the Probate Judge—Income in Respect of a Decedent
Rudd, appeared October 20, 2005, Albuquerque Journal, Business Outlook
Reprinted with permission
- Editor's note: This
column may not be quoted or reproduced in whole or part without express written
permission of the author.
Q: I have U.S. savings bonds in joint name with my recently deceased mother,
who paid everything into these bonds. My understanding is that the tax liability,
upon redemption, goes against the person who paid in. I am wondering if the
tax liability would go against my mother's estate? J.L., Tijeras
Fair warning, Readers-take a big gulp of coffee before tackling this tantalizing
Generally inheritances are not considered income to the recipient. One important
exception is assets that are tax-deferred or have not yet been taxed, such
as U.S. savings bonds, certain pensions, IRA's and annuities. These assets
do not receive a stepped-up basis at the death of their owner and once these
assets are redeemed or withdrawn by the beneficiaries, the income is considered
"income in respect of a decedent" (IRD).
You hit the nail on the head when you said, "upon redemption." It
is surprising how much interest older bonds earn upon redemption. For example,
a 30-year-old $500 bond can generate over $2,000 in interest income upon redemption.
The answer to your question depends upon who redeems the bonds. In the interest
of good public service, I read large portions of IRS Publication 559, Survivors,
Executors, and Administrators, that addresses this topic. I learned that taxpayers
may defer recognizing the interest on E, EE, and I bonds until the bonds are
cashed; or, alternatively, they may elect to report the accrued interest each
year. Most people choose deference.
The IRD issue can arise when a taxpayer, who has deferred the interest, dies
holding the bonds, as in your case. At this point, the personal representative
may elect to recognize the accrued interest on the decedent taxpayer's final
individual income tax return rather than have the beneficiaries be responsible
for the tax on the interest. Personal representatives who are unfamiliar with
tax laws may not even know they have this choice. This election must be made
by the due date, including extensions, for filing the decedent's final return.
If the election is made, all of the interest earned on the bonds before the
decedent's death would be included on the decedent's income tax return. The
estate or beneficiary would then include on its return only the interest earned
after the date of death.
If an election is not made, the interest earned to the date of death is IRD
and is not included in the decedent's final return. According to Publication
559, IRD must be included in the income of one of the following:
- The decedent's estate,
if the estate receives it;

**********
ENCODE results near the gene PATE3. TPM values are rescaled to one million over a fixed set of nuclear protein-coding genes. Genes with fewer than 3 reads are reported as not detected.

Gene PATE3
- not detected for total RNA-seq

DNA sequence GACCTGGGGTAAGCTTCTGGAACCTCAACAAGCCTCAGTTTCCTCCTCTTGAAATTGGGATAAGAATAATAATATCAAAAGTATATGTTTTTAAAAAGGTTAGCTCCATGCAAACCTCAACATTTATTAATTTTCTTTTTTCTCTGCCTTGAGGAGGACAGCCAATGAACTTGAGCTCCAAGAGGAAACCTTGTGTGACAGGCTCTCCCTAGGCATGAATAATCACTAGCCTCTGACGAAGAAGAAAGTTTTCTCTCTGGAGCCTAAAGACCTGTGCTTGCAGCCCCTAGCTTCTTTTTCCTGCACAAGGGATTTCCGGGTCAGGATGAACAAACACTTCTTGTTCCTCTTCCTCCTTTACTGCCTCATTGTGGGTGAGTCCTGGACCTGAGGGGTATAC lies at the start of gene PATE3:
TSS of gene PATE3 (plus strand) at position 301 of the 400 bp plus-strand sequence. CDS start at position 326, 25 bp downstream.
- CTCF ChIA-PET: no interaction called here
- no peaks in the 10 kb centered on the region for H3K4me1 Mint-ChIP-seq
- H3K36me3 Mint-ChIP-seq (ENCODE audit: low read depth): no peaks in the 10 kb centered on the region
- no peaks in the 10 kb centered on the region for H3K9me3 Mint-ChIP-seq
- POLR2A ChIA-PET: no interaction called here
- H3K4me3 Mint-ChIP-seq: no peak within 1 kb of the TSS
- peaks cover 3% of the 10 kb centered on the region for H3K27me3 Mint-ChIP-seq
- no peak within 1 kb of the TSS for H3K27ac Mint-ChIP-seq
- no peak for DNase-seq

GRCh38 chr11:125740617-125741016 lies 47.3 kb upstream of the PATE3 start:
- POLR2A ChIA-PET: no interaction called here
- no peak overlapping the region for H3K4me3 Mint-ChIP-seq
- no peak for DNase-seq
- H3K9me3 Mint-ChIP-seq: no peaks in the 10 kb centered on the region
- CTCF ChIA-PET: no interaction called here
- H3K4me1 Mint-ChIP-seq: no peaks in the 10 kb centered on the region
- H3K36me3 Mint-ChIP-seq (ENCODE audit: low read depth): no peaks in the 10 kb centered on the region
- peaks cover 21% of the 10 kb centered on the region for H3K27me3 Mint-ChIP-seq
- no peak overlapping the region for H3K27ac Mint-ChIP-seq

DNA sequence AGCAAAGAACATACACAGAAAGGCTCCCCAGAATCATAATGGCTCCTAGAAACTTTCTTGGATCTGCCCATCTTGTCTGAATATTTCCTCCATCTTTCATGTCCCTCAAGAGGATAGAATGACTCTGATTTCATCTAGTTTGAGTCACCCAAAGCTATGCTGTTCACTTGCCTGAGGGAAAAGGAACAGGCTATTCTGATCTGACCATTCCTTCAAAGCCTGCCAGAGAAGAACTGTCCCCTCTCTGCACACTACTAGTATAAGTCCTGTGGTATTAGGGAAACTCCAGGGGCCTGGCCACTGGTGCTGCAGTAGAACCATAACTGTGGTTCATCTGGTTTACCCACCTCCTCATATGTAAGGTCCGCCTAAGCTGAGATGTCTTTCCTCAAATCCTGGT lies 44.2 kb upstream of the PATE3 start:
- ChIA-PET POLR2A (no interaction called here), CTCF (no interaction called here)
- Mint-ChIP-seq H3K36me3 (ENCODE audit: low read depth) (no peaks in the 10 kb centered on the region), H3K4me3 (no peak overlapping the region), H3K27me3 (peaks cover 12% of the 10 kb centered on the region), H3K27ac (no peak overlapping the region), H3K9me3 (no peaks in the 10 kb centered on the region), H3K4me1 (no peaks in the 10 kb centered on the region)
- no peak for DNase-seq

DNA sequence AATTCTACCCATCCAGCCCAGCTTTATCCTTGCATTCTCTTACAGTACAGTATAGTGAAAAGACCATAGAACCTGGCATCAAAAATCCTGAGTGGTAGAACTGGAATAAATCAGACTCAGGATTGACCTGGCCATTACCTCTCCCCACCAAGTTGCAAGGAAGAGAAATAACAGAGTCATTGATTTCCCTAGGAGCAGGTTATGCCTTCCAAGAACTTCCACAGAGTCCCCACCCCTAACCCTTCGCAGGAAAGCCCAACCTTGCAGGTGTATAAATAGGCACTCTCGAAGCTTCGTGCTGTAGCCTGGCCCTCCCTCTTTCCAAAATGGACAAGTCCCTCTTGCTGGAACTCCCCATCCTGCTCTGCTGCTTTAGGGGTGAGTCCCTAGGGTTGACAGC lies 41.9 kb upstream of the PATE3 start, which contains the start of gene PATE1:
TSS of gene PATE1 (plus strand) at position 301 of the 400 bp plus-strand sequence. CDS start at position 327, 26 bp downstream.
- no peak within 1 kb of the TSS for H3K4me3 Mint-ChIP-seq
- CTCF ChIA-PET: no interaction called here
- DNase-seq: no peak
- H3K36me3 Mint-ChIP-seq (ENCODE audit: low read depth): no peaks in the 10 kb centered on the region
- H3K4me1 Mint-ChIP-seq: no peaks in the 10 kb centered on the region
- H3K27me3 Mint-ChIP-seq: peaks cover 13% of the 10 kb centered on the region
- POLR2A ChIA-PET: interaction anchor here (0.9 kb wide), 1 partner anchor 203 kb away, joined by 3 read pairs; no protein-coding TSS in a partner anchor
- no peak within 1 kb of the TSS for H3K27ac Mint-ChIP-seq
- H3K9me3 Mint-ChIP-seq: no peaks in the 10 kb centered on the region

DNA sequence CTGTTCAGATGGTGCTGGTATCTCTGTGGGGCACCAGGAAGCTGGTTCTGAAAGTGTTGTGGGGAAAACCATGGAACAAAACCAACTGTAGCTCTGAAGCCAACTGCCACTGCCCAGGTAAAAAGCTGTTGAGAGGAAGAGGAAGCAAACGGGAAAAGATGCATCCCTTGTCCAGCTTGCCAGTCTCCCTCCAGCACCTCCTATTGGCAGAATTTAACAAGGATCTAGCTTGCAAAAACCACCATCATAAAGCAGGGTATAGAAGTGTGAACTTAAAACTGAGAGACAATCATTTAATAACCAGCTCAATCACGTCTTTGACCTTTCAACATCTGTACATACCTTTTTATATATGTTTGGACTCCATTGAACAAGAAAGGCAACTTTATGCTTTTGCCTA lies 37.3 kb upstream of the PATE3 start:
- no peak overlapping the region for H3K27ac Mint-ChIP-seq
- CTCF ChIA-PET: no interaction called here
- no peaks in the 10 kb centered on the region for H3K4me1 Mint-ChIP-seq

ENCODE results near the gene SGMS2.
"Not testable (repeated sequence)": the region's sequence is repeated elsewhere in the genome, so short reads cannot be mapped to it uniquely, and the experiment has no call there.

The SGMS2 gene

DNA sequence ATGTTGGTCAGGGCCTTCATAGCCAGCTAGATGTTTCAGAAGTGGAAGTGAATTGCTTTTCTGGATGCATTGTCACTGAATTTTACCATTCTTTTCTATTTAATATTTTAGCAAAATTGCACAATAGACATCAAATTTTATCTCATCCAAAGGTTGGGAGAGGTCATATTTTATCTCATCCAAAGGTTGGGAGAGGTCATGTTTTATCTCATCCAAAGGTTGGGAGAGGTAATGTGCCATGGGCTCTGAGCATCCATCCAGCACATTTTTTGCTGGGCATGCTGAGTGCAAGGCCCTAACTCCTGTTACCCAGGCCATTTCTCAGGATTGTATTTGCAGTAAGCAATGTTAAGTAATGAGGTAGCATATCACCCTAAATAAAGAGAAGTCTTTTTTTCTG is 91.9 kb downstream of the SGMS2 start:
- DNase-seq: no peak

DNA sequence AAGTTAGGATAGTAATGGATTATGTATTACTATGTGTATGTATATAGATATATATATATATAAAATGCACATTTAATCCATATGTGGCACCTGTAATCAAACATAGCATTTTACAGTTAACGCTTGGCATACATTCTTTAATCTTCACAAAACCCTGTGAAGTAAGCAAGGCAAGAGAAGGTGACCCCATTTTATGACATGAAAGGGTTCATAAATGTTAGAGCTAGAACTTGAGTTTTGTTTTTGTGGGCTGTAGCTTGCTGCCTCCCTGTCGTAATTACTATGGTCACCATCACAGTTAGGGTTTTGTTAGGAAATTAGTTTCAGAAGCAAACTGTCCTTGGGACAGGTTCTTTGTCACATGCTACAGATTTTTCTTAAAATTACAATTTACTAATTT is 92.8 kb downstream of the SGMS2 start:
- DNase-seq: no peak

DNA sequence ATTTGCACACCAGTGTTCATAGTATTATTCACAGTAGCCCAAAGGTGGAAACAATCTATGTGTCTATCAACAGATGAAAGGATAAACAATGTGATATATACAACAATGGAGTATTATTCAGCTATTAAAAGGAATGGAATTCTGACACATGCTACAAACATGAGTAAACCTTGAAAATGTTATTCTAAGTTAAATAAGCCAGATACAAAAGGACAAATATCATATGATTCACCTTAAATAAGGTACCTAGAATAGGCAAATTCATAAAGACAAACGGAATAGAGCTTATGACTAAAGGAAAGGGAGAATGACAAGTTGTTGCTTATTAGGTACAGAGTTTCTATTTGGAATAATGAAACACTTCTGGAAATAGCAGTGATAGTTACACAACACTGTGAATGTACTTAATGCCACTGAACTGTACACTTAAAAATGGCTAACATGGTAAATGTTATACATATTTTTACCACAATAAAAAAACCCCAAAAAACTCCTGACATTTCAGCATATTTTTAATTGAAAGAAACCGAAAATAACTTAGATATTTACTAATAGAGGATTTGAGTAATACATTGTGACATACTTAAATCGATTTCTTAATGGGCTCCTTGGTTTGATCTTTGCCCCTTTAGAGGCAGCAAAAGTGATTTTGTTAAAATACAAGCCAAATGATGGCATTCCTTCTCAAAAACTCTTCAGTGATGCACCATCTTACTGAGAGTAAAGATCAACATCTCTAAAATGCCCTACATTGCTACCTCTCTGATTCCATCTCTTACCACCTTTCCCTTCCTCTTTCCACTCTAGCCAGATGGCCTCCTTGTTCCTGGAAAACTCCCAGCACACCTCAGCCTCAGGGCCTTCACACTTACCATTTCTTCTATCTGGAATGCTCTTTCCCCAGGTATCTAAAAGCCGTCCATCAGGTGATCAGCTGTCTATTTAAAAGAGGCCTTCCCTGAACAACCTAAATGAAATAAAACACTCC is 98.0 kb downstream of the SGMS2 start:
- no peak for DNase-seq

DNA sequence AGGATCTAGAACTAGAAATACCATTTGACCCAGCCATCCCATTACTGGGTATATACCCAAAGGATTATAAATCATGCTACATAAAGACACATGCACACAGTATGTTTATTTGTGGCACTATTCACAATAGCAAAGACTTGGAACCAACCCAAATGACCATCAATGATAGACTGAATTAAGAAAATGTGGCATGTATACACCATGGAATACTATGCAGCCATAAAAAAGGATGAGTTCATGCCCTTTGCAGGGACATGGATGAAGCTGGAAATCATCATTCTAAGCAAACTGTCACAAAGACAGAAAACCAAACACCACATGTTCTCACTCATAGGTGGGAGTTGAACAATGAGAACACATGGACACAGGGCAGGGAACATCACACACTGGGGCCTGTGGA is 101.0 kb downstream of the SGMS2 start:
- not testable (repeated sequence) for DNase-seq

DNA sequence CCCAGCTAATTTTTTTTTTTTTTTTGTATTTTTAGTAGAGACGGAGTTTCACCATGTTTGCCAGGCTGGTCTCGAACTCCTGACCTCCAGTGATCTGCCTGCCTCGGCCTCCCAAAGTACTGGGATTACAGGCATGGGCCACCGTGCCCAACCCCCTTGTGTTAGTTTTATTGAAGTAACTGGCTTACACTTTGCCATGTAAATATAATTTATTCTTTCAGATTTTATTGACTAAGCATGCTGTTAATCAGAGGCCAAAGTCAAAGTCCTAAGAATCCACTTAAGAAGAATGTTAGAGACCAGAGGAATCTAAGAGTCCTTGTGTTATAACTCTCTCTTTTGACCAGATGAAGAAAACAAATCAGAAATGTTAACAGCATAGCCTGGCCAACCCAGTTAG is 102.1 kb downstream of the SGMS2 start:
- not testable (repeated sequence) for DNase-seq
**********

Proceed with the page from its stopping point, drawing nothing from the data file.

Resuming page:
- The beneficiary, if the
right to income is passed directly to the beneficiary and the beneficiary
receives it; or
- Any person to whom the
estate properly distributes the right to receive it.
Including the bond income on the decedent's final income tax return may be
the best move for decedents who do not have much income and who may have significant
medical deductions (including long term care costs) in their final year, reducing
their taxable income. Recognizing the interest on the decedent's final tax
return often results in lower total tax than if beneficiaries in higher tax
brackets pay the tax on the interest when the bonds are later cashed. For
large estates on which estate tax will be due, the election may also help
because the income tax due as a result of recognizing the interest on the
decedent's final return reduces the total value of the estate, thereby reducing
the estate tax due.
One way a bond owner can continue to defer income tax liability is not to
redeem the bonds. An owner could leave the unredeemed savings bonds to qualified
charities by will, trust or beneficiary designation. Since qualified charities
usually do not pay income tax, the charity can receive the full benefit of
the U.S. savings bonds upon the owner's death.
For those who choose to redeem the bonds and pay the federal income taxes,
at least in New Mexico, taxpayers do not have to pay state income tax on the
bond interest income.
Publication 559 addresses IRD, as well as many other estate tax topics in
depth. You can read the publication on line at www.irs.gov or call 1-800-829-3676
to request a free copy.
Since I can only give general information in this column, you should consult
a knowledgeable tax attorney or CPA about the best choice for your mother's
Thanks to my CPA friend M.Z. for greatly improving this column.
2005, Albuquerque Journal, All Rights Reserved